Most people, especially us women, want to lose weight or change our body shape or both to some extent.
So why is it that we self-sabotage, especially when the emotional chips are down?
Why when we’re fed up, angry, stressed or upset in any kind of way do we seek comfort in those foods we know we should not eat.
You know the stuff – the sugary, high carb, high fat, treats that, in that instant we’re shoving into our mouths to make us feel better.
How many of you feel really bad about yourselves after a comfort-eating binge?
Well, here’s the first bit of good news. You can stop being so hard on yourself because it’s actually not our own fault that we ‘comfort eat’.
You see, we are actually programmed to behave this way from an early age.
As tiny babies, the first thing our mums used to do for us when we showed any sign of being upset was to either shove a boob or a bottle in our mouths, both laden with sweet, comforting milk.
As we grew a little older, if we fell over and bumped ourselves or got upset about something, chances are we were again pacified with
a Farley’s rusk or a sweet treat.
And on it continued – the Farley’s rusks were replaced with biscuits or sweets but the association was the same. Misery, pain and distress were almost always soothed with something sugary.
Is it really any surprise, then, that when someone upsets you, stresses you, hurts you, the first thing you want to do is eat something sweet to comfort yourself.
It’s actually hard-wired into your brain because you’ve been doing it from your earliest memory.
The second bit of good news is that this may be the way our brains are programmed and conditioned to react, but we can change that. We can reprogramme our hard drive.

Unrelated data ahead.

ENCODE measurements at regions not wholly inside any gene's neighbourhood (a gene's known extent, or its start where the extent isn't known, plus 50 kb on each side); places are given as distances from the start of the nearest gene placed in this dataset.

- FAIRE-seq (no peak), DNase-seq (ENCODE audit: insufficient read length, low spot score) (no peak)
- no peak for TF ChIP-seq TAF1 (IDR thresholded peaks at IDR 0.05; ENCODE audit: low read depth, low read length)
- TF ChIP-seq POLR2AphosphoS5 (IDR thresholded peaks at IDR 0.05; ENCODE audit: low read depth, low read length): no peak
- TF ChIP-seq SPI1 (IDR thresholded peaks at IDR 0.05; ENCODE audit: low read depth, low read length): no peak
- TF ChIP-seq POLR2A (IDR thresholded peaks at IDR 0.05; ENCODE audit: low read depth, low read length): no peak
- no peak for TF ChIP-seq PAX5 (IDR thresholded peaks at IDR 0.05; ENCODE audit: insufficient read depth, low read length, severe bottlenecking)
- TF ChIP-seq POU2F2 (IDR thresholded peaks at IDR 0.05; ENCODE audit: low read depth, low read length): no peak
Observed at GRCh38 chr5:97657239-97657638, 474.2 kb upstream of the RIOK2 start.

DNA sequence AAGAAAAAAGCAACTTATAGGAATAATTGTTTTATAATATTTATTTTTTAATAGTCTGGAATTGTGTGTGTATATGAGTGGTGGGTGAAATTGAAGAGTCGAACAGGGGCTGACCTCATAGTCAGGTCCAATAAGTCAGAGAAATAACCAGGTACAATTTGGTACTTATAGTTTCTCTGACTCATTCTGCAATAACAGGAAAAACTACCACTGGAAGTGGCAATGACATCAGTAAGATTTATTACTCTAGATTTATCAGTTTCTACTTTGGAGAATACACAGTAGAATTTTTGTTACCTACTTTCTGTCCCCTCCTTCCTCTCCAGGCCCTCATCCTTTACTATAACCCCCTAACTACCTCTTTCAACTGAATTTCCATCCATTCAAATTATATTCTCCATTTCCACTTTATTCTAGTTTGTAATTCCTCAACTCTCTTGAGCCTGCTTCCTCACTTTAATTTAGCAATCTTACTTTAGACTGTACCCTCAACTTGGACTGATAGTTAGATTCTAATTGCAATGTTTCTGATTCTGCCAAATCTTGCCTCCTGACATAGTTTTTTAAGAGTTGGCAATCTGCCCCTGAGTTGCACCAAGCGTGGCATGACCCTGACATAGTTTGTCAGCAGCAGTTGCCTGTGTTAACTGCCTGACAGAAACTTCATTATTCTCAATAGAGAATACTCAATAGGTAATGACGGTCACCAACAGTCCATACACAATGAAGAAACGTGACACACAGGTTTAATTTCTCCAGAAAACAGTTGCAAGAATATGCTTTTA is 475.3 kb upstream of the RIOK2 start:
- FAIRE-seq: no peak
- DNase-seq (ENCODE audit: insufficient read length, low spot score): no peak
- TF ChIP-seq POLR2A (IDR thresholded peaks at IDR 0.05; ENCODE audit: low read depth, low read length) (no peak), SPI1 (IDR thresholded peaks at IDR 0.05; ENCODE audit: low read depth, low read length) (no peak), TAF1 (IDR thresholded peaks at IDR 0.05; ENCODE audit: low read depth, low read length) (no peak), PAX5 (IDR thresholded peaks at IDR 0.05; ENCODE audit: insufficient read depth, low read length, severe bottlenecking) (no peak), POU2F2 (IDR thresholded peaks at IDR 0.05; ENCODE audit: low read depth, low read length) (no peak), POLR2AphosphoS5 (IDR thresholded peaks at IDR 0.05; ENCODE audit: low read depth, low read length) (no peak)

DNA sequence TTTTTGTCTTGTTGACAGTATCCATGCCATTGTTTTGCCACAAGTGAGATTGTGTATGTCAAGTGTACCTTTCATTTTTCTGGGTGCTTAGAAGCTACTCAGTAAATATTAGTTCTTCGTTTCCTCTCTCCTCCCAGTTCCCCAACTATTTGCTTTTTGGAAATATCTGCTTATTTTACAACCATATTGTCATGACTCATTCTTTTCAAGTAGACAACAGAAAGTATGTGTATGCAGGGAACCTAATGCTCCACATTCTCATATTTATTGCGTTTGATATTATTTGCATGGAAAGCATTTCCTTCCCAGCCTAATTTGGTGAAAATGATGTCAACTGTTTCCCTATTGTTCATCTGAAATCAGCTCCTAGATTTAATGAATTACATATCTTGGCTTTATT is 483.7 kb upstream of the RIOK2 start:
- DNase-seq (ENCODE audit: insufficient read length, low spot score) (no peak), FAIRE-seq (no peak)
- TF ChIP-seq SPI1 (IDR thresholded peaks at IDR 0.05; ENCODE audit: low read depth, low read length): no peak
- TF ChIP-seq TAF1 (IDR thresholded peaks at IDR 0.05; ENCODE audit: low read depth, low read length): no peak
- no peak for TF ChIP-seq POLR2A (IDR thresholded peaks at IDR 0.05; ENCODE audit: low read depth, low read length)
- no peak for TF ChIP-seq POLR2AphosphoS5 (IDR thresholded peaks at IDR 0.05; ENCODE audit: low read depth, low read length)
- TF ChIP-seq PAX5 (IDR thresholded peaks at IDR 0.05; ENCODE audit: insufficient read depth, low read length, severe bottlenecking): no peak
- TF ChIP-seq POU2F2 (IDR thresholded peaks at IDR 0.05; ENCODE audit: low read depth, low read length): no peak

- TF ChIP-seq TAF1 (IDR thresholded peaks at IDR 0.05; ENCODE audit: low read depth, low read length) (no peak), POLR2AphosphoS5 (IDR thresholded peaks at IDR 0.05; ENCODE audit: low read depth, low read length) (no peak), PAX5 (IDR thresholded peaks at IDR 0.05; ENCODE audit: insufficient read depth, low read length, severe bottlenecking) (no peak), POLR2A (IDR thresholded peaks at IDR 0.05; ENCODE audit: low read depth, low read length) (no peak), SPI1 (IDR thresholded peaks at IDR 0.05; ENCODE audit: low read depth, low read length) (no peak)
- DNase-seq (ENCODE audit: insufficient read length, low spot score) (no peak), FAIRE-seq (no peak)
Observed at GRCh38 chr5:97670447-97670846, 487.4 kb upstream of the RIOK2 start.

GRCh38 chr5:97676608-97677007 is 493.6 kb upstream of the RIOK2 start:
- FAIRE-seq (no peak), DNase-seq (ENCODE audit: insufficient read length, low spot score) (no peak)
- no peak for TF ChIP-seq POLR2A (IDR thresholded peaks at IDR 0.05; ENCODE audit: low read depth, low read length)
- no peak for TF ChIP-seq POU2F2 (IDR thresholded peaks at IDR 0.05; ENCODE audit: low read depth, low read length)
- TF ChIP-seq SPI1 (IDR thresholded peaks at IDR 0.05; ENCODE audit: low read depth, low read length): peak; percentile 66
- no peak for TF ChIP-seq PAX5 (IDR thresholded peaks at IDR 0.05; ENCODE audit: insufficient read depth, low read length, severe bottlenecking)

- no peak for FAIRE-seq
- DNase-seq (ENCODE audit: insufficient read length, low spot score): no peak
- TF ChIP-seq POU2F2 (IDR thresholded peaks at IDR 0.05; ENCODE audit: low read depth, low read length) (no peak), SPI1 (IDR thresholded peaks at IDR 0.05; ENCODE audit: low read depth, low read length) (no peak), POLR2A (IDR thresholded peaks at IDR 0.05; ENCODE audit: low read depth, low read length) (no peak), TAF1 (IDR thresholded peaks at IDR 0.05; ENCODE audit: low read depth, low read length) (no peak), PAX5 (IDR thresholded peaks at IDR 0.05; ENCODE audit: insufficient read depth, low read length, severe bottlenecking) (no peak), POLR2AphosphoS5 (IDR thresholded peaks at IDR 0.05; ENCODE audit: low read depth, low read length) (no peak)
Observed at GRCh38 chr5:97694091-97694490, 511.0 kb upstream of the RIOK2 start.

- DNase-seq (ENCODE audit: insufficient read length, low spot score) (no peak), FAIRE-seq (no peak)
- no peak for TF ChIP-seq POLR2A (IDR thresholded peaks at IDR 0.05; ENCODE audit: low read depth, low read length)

Even though it’s still our instinct to reach for the wrong foods when we’re upset, we now know that it doesn’t help in the long-term.
The things that upset us as grown-ups are almost certainly more profound than those that upset us as children.
Therefore, common sense now tells us that eating a packet of Chocolate Hobnobs because we’ve had cross words with a colleague or a fight with a loved-one won’t change the situation.
All it does is provide a momentary distraction and a brief hit of happiness chemical dopamine.
However, long-term we’ve added to our problems because we now have the added burden of guilt and self-blame to contend with.
So now that we’re armed with this revelation, how can we take action?
Next time, you’re fed up, miserable, annoyed or stressed and you want to comfort yourself with something that’s going to damage your long-term goals, here are three things you can do.
Stop: Be present in the moment and be aware of your behaviour. Think about why you want sugar. It’s just your subconscious mind taking over and reminding you that this is how you get comfort.
Wait: If you’re gripped by the urge to run to the staff room and grab a biscuit, or run to the local shop and buy something sweet to distract you from your unhappiness, just wait.
Even set an alarm on your phone for 10 minutes, five minutes or two minutes.
Remember, this is a re-training exercise. While you wait, remind yourself why you have these urges and why that bar of chocolate is not actually going to make the problem go away.
Breathe: Distract yourself with something else that’s going to make you feel good. Look at a funny animal video on YouTube, play your favourite song.
Eventually, the almost-irresistible, compelling urge for sugar will subside.
Nikki Caputa is a health and fitness coach who works one-to-one with clients and runs her own fitness camps where she trains groups. Known as FAB Body Bootcamps, two are based in Fareham and one is in Portsmouth.